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July 12, 2017updated 10 Nov 2017 9:38am

Paris’ Arts and Civilisations train takes passengers on a culture trip

Passengers on Paris’ metro line E can immerse themselves in the arts and culture of five different continents, thanks to an on-board exhibition displaying works of art, paintings and historical objects from the capital’s Musée du quai Branly.

By Eva Grey

A recent collaboration between French rail operator SNCF and Musée du quai Branly – Jacques Chirac saw train carriages on the city’s underground RER Line E fully decked out in colourful prints depicting over 400 works of art, photographs, paintings and objects of the historical collections that can be found in the museum.

More than 600sq ft of vinyl film was used across the five carriages, each depicting traditional and telling works of arts originating from North and South America, Asia, Oceania and Africa.

Inaugurated in June, the ‘Arts and Civilisations’ train took 700 hours of work to complete thanks to 14 specialists from Saint Pierre des Corps Technicentre, the company responsible with the maintenance of the lines.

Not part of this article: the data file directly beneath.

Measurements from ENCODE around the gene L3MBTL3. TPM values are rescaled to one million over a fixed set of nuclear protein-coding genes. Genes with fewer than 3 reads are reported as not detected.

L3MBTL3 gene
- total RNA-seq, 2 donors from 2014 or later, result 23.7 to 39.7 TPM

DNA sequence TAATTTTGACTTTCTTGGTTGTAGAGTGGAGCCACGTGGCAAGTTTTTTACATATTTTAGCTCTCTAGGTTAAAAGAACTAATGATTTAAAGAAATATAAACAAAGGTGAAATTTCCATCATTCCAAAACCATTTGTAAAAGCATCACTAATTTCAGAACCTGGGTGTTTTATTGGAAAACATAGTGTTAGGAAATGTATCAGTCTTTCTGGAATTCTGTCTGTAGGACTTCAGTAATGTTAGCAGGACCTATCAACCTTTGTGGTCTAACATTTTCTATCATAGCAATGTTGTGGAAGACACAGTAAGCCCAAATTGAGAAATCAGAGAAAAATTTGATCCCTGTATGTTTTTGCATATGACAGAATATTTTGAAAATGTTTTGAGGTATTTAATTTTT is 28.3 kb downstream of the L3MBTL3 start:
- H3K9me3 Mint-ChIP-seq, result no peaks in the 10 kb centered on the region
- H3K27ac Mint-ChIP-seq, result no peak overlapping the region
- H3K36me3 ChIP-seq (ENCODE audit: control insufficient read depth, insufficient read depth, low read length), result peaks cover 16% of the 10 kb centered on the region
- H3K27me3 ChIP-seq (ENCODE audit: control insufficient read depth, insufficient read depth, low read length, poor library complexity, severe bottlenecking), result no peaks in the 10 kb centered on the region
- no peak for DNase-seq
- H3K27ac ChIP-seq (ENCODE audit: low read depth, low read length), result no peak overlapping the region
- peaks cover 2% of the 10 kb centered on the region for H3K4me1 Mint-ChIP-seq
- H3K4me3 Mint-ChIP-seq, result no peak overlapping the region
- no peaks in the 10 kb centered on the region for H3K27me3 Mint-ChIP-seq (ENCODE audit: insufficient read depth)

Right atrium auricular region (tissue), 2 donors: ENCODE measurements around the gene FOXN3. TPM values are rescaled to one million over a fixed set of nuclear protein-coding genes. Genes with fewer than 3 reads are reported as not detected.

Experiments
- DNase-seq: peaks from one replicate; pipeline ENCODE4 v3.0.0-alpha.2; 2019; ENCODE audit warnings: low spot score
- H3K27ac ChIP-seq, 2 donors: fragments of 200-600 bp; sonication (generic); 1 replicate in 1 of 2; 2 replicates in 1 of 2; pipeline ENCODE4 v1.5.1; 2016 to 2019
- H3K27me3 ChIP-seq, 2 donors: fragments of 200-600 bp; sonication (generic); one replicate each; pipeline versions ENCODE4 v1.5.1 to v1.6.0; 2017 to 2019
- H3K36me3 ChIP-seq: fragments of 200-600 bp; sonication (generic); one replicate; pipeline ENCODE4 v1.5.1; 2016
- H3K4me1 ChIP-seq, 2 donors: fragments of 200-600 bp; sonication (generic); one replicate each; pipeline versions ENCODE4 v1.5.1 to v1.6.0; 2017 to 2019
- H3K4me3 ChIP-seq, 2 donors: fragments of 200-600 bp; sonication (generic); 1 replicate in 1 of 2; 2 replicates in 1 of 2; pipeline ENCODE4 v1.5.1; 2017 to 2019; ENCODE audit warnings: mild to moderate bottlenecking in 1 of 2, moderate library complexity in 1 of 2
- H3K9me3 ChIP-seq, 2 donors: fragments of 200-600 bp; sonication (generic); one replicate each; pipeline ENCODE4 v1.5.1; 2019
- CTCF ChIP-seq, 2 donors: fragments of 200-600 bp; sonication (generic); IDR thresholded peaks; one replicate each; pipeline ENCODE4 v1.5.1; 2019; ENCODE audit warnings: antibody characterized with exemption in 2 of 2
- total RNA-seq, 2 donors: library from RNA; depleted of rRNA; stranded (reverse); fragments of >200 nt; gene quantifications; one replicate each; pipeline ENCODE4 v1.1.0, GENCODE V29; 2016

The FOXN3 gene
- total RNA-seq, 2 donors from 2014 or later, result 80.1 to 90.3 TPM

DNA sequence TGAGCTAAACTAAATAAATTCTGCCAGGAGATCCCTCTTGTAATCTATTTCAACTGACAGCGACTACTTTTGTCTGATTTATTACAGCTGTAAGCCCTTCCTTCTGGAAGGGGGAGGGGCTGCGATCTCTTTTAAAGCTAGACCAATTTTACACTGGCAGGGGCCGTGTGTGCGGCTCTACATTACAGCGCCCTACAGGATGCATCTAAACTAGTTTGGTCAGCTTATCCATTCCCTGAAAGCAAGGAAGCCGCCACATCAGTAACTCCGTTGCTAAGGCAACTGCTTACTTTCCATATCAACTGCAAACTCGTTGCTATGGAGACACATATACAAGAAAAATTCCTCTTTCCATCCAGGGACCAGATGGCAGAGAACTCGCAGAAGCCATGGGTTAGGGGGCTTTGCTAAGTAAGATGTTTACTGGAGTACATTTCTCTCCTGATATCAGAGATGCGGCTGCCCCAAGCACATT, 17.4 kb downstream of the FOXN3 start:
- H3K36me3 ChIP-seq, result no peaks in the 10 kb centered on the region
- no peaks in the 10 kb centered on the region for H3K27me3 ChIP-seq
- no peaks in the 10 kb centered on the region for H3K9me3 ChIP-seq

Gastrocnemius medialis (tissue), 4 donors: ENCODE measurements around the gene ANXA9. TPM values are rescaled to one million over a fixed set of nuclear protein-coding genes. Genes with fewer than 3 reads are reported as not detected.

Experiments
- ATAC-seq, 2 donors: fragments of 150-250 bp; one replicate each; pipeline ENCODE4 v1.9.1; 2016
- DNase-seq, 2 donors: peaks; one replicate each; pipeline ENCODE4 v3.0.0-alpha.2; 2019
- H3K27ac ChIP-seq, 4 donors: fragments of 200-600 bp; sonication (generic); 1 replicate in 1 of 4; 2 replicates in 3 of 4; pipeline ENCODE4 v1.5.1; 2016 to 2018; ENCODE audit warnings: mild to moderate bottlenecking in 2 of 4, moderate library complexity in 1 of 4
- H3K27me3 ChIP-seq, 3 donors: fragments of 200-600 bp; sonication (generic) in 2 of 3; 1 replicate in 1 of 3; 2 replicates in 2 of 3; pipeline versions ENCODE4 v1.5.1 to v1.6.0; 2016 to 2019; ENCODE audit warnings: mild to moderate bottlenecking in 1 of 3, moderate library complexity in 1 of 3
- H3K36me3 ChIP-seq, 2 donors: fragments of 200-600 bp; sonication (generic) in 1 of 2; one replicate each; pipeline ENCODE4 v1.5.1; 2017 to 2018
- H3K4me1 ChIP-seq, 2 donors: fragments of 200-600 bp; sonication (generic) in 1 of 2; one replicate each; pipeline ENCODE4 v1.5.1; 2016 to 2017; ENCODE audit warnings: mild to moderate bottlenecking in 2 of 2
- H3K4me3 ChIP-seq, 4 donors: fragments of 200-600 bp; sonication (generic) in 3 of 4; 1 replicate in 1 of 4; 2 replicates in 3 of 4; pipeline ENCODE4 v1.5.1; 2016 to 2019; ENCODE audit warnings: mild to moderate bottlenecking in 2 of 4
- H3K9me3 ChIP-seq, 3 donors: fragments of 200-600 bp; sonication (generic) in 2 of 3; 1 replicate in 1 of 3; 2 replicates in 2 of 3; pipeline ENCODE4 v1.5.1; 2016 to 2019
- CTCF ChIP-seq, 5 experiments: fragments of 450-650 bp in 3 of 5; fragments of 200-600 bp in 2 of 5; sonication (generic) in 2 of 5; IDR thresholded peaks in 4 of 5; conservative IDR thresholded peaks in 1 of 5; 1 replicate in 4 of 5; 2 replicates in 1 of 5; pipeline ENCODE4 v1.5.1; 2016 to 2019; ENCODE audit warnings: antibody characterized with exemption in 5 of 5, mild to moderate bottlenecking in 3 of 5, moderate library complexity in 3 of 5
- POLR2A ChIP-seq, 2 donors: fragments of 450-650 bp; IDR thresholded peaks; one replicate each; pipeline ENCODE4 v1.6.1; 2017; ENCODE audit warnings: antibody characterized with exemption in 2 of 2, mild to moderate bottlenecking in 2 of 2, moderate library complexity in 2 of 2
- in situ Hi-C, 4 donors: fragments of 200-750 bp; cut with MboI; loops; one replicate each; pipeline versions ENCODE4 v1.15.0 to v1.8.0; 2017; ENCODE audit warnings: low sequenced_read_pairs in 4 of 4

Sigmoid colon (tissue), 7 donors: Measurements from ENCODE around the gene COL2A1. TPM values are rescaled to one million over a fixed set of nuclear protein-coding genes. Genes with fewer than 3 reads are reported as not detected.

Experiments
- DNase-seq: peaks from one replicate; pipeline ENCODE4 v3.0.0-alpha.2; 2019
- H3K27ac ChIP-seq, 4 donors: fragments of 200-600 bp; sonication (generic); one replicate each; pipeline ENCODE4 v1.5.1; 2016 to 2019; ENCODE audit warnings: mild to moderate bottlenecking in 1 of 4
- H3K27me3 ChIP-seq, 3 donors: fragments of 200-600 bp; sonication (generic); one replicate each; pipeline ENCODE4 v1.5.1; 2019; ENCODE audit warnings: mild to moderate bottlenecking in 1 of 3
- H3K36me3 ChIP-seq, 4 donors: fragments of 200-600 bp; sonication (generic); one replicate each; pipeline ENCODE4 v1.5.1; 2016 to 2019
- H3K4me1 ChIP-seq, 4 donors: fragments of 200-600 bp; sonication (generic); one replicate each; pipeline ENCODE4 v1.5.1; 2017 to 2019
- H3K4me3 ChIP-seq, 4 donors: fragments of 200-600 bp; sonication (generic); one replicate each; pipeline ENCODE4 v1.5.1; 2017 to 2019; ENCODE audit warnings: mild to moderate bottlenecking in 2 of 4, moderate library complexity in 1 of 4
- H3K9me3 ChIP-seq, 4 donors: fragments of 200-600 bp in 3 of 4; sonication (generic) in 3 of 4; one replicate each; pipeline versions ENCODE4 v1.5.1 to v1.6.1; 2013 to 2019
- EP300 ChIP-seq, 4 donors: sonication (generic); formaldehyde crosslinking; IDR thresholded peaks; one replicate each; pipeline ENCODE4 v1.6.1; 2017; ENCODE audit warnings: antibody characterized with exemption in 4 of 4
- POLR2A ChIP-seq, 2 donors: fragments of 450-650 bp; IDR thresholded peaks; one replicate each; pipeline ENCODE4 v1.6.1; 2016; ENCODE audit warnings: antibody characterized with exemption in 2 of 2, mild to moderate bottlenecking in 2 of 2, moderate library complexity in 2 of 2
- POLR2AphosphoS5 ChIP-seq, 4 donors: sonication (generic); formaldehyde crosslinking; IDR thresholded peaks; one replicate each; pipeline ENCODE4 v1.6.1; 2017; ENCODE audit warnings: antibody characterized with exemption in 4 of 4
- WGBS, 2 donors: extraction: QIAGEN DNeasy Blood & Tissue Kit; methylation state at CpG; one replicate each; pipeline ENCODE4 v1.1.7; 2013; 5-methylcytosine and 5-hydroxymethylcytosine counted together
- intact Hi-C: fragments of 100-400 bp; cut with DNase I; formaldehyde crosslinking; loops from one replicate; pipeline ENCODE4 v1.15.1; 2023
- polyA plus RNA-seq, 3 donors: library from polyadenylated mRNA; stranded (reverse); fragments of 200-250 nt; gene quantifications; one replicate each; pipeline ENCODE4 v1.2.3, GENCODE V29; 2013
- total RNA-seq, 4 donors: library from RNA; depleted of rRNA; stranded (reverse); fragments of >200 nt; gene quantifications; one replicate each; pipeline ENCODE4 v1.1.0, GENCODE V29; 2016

The unique train, designed by Adkeys agency, can carry up to 1,300 passengers and serves 22 stations from Haussmann-Saint-Lazare to Chelles-Gournay or Tournan, passing by Gare du Nord, Magenta, Rosa-Parks, and Noisy-le-Sec.

In the North-American themed carriage, photographs of statuettes, masks, ornaments and ceremonial or funerary objects help retrace the history of its first indigenous peoples until the birth of cultures African-American.

The South-American display explores the journey from pre-hispanic America to present day, following Ecuadorian shamans, the Andean highlands, the peoples of the Amazonian forest and the costumes of the Bolivian Carnival.

The African artwork celebrates both sub-Saharan and North African through a multitude of masks, statues and everyday life objects, as well as displays of rich textiles, ceramics and jewelry. In the Asia-themed carriage, passengers can observe motifs and objects reminiscing of cultures from Turkey to Japan.

The project is not the first of its kind however.

Since 2012, similar initiatives have seen Line C trains decorated to resemble the interiors of Château de Versailles, followed by a train dedicated to impressionist art from Musée d’Orsay on Line J, the celebration of 120 years of cinema on Line D and the Nature and Patrimony train, dedicated to the Château de Rambouillet, on Line N.

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